My main reason for going is to see if there was anything I was doing "wrong" in my running that if corrected could help me avoid injuries and/or run faster and stronger. My feeling was that although running is pretty simple - one foot in front of the other - perhaps since I pretty much just laced them up one day and made a commitment to run, that maybe there was room for improvement.
I expected them to find something small - i.e. keep your shoulders back - and send me on my merry way. I almost wish this is how it went down....
I got there early, so the person before me was still on the treadmill with a running coach. I briefly spoke to the running coach that was going to be analyzing me - he took a look at my running history and PRs and said something like "OK, I see you're doing this recreationally and not running all out." I'll give him that since I'm not very fast, however, I still feel that the 25:17 5K that I posted a few months ago was "running all out" and still quite respectable. He saw that I wanted to have my running form checked and improve my running efficiency if possible.
Since I was early, I spent time with the podiatrist and shoe specialist first. I let them know that I had plantar fasciitis about 5-6 years ago. At that time I started to wear insoles and only tie-up shoes which give me more support and I haven't had problems since. They had me take off my shoes and socks and walk away from them and back toward them. The podiatrist then had me lie down and he started stretching my foot, etc. The bottom line - there are no foot issues. I should continue with the Superfeet insoles. I may want to find a neutral shoe that bends a little less in the shank - the shoe specialist recommended the Brooks Dyad. The next time I'm at Fleet Feet, I'll check these out.
Then the fun part came. Running on the treadmill! They asked me for the umpteenth time if I was comfortable running on a treadmill (and I answered yes for the umpteenth time). The running coach told me to run at a comfortable pace. I settled in at an 11:00 mile pace and he started jotting down notes and watching me from the side, behind and in front.
After a few minutes he started giving me his analysis. It ends up that I'm quite an INEFFICIENT runner.
He started by telling me that my feet are traveling in a circular motion - like I'm on a bicycle. They should travel more in an elliptical motion. What this is doing is making me bounce up and down more and my stride is propelling me upwards instead of forward. I should try to work on "pawing back" with my feet to help flatten out my stride.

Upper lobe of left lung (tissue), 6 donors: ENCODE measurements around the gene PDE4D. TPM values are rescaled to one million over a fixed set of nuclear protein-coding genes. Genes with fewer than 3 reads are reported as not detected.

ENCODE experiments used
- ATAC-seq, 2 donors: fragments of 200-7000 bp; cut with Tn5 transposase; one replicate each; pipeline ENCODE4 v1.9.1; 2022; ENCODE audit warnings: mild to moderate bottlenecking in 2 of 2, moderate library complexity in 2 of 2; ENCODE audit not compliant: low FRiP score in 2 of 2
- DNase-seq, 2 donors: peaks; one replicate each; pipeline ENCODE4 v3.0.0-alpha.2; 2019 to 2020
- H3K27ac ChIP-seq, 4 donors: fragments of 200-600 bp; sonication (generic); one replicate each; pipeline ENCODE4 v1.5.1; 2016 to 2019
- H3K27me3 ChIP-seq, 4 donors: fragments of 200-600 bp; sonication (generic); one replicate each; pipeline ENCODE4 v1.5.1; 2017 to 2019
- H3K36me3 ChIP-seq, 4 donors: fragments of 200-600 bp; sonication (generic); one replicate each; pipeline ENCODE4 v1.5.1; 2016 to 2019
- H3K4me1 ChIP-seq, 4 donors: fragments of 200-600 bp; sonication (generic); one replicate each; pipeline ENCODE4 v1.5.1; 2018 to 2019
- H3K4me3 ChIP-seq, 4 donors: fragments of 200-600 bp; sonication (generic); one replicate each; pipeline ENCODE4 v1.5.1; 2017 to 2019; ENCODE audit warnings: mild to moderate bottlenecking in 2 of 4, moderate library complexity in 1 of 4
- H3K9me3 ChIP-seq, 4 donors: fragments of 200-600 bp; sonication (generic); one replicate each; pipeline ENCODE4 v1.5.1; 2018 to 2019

The next thing he mentioned to me was that my turnover was a bit slow. Ideally, you should have about 180 footstrikes per minute - which if you focus on counting one foot for 15 seconds it should be 22-23 footstrikes. I was in the 20-21 range.
Another thing he said is that I am crossing my right arm across my body. My arms should travel in the direction I'm traveling and my elbow should not cross my rib cage.
He had me stop on the treadmill and went through a few more notes with me. Here's the list of what he wrote down:
- Forward Head (my head is tilting a bit too forward when I run)
- Knees Valgus (inward tilting of the knees)
- Excess Vertical Oscillation (from the circular motion above)
- Right Hand Crosses Front
- Pelvis Unstable
- Foot Turn Out
Basically, I got a lot more than I bargained for. This was no "keep your shoulders back" feedback.
The recommendation of the Running Coach and Physical Therapist was to focus on strengthening my core which would likely help the pelvic instability - which in turn impacts the knees and foot turn out. A little investment - maybe working with a coach a few times for a program I can do 15-20 minutes 3-4 times a week - would equate in significant progress...especially for long term injury prevention. The running coach also wanted me to work on the turnover by shortening my stride for now and trying to get more footstrikes in.
On the way home, I had mixed feelings. I'm glad I went, but it was a lot of information to digest in the 40 minutes I was there. Plus, I felt like I was ambushed a bit. I was expecting my form to be a bit inefficient, but I was quite surprised to see the list of things that this guy found by just watching me run for 10 minutes.
I'll likely look into some core exercises (the running coach recommended "Core Performance For Endurance Athletes by Mark Verstegen) and I'll try to focus on the turnover, however, I think I may just go out and run tomorrow before I do any of these things.